Ireland’s deputy premier Micheal Martin has paid tribute to his predecessor Bertie Ahern in his “truly remarkable work” in helping broker the Good Friday Agreement 25 years ago.
Mr Martin made the comments at an event held in Dublin’s UCD to commemorate the role his Fianna Fail party played in the peace negotiations that led to a deal that would largely bring the Troubles to an end.
His praise comes after Mr Ahern rejoined Fianna Fail 10 years after quitting as efforts began within the party to expel him following the findings of a tribunal.
Despite a row between the two leaders as Mr Ahern left the party a decade ago, warm words were exchanged between them as they reflected on the peace deal which Mr Ahern is widely credited as helping broker.
Mr Ahern also addressed the crowd in UCD’s O’Reilly Hall on Tuesday night, where he described Mr Martin as “a fantastic taoiseach – you did this country a great service”.
He added that he “(appreciated) your quiet wisdom in Northern Ireland” and in “working harmoniously” with Taoiseach and Fine Gael leader Leo Varadkar, saying: “I know the agreement is in the hands of guardians who really cared and were protect it safely”.
“It pains us all that the institutions are down at the moment. But I think we fully understand why and hopefully before too long that we will get back to it. It might take a few months but I think we will,” he said.
Mr Martin then told the audience: “For every one of us, it was a privilege to serve in those days, and to support the truly remarkable work of taoiseach Bertie Ahern on behalf of our country.
“With the eyes of the world on him, and working hand in hand with two major international leaders in Tony Blair and Bill Clinton, he showed a skill and determination which helped deliver genuinely historic progress.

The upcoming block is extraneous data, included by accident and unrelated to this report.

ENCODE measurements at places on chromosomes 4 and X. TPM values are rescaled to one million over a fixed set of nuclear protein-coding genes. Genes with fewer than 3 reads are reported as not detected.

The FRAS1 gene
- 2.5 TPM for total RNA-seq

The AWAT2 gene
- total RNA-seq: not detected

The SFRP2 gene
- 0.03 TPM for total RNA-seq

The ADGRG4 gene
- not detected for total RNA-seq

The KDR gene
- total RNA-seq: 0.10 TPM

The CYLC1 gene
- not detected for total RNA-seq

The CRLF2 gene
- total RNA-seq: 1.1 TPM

“And I witnessed along with (former taoiseach Brian Cowen) and others an incredible perseverance. He was, if he doesn’t mind me saying so, obsessed with the issue, and never gave up and persevered.
“This continued right up to the dramatic and once-unthinkable deal which brought Ian Paisley and his party to fully participate in the Executive created by the agreement.”
Mr Martin then also praised Mr Ahern’s patience in giving the late David Trimble, the leader of the UUP and the inaugural First Minister of Northern Ireland, time to make his decision.
He recalled a time when there were whispers within Cabinet about when Mr Trimble would make a decision, when Mr Ahern “hushed” the ministers and listed all the unionist leaders.
Mr Martin said that that was Mr Ahern’s way of showing the “extraordinary risks” that Mr Trimble was taking and that Mr Ahern had the “patience” to facilitate him in making the decision.
“We all know what happened after that,” Mr Martin said.